options for various grades and subjects. You can set up apps on a laptop,
desktop, tablet, or smart phone. You may even be required by school to do some
kind of online game or practice with your kids at home via IXL.com or Starfall.
As with any type of game or application, it’s import to monitor your kids
games, because even though these are fun and educational, they may not always
choose the most challenging educational game to get hooked on. Encourage your
kids to be challenged, and maybe even compete with them to encourage all kinds
type of educational website.
First up, are the big major educational game websites.
kinds of random information. The games range from PreK-5th grade. The games can
be played on a laptop or iPhone. Kids even in to middle school seem to enjoy
beating these games when they can. The downside of ABCya is that it isn’t
always the best match for other subjects like science or social studies, but
kids have a ball with it.
grade in math, reading, and technology. Some of the highlights are that they
have mouse skills and typing games. It’s amazing how many kids have never used
a mouse. RoomRecess does not have an iOS app, but they have a whole list of
games that can be played on a mobile device here: http://www.roomrecess.com/pages/MobileGames.html
lot of different skills and subjects, mostly around math and reading, but they
don’t really have the games arranged by age or grade, that could be frustrating
for a kid and teacher.
aged kids. Their game section covers science, math, reading, creativity,
literacy, music, AND social emotional! They have a TON of apps to choose from
in the app store!
children just learning to read and do math. It you’re a parent, there are a lot
of free apps with games for younger kids to learn to read, recognize letters
and sight words, as well as basic math skills.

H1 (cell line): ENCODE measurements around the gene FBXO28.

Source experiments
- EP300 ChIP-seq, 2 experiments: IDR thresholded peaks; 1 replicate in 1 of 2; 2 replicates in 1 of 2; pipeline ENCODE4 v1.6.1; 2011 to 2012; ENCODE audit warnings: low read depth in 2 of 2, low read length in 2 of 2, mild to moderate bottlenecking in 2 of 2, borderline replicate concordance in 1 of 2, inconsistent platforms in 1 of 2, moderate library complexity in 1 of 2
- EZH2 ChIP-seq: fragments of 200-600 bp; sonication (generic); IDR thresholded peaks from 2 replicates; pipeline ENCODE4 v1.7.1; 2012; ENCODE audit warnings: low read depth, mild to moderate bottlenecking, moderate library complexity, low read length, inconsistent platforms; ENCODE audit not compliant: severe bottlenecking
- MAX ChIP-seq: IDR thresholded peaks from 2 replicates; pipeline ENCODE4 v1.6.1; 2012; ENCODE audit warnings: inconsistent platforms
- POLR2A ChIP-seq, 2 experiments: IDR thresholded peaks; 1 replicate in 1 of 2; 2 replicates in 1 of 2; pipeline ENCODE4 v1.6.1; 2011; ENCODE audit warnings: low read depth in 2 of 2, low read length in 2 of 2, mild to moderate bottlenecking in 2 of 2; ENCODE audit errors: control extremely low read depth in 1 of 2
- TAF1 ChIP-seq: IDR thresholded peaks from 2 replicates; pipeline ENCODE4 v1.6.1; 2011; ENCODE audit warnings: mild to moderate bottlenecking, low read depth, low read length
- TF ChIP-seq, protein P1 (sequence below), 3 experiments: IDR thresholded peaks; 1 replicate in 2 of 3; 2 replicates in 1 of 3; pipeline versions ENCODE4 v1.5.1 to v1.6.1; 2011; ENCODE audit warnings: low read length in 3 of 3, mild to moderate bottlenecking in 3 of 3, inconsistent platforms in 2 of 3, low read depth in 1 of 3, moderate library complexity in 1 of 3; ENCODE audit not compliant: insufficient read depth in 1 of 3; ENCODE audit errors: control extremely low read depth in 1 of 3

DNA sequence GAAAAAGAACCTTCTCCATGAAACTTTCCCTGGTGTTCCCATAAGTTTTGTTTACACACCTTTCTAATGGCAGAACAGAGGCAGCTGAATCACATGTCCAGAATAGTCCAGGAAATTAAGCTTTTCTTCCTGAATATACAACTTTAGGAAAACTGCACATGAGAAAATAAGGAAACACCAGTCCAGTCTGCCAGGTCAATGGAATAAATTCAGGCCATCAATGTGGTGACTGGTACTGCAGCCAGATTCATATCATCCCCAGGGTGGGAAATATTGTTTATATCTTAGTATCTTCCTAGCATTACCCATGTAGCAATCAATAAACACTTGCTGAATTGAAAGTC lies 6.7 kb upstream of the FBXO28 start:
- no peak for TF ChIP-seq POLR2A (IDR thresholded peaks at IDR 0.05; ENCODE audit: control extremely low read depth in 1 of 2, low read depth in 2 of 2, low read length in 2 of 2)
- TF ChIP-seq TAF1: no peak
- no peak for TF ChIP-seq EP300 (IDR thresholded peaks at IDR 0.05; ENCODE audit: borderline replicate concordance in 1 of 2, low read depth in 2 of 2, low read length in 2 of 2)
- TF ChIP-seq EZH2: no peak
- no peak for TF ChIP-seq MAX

but these range from Kindergarten to 12th grade and cover pretty much every
subject. BrainPop has apps and games for every subject and uses Common Core
Standards to create its games. If it seems too good to be true, it probably is,
BrainPop require a subscription to access everything, but the free stuff is
and applications, let me give you EVEN MORE! There are so many subject and age
specific games that you can find, but let me help you a bit:
- Hoodamath.com has over 1000
free math games for Kindergarten through 12th grade. And, yep, there’s an
- Practicalmoneyskills.com is a great source
for middle school and high school math. It uses sport and practical skills
to help kids understand money better.
- Progidygame.com is for first
through 8th grade, and has a free and paid versions. There also is an iOS
application for the math games!
- Geoboard is a cool
application that helps kids understand shapes!
- Scratch and Scratch jr.
- Kodable.com is top notch but
costs per month…
- Seterra.com is great for
geography tests and skills.
- Duolingo is a great app
- Mindsnacks are even more fun
than Duolingo for language, but costs about $4 per games.
- Gus On the Go is a language
application for young kids, but also costs to install on a tablet or smart
- Headspace is a great app
that is subscription based, and they have mindfulness training for kids!
- Three Good Things is a super easy
app that help you to keep track of the good things that happen through the
day. It’s less of a game, and more of a daily journal, but it’s great for
helping kids be more aware of what good is happening around them.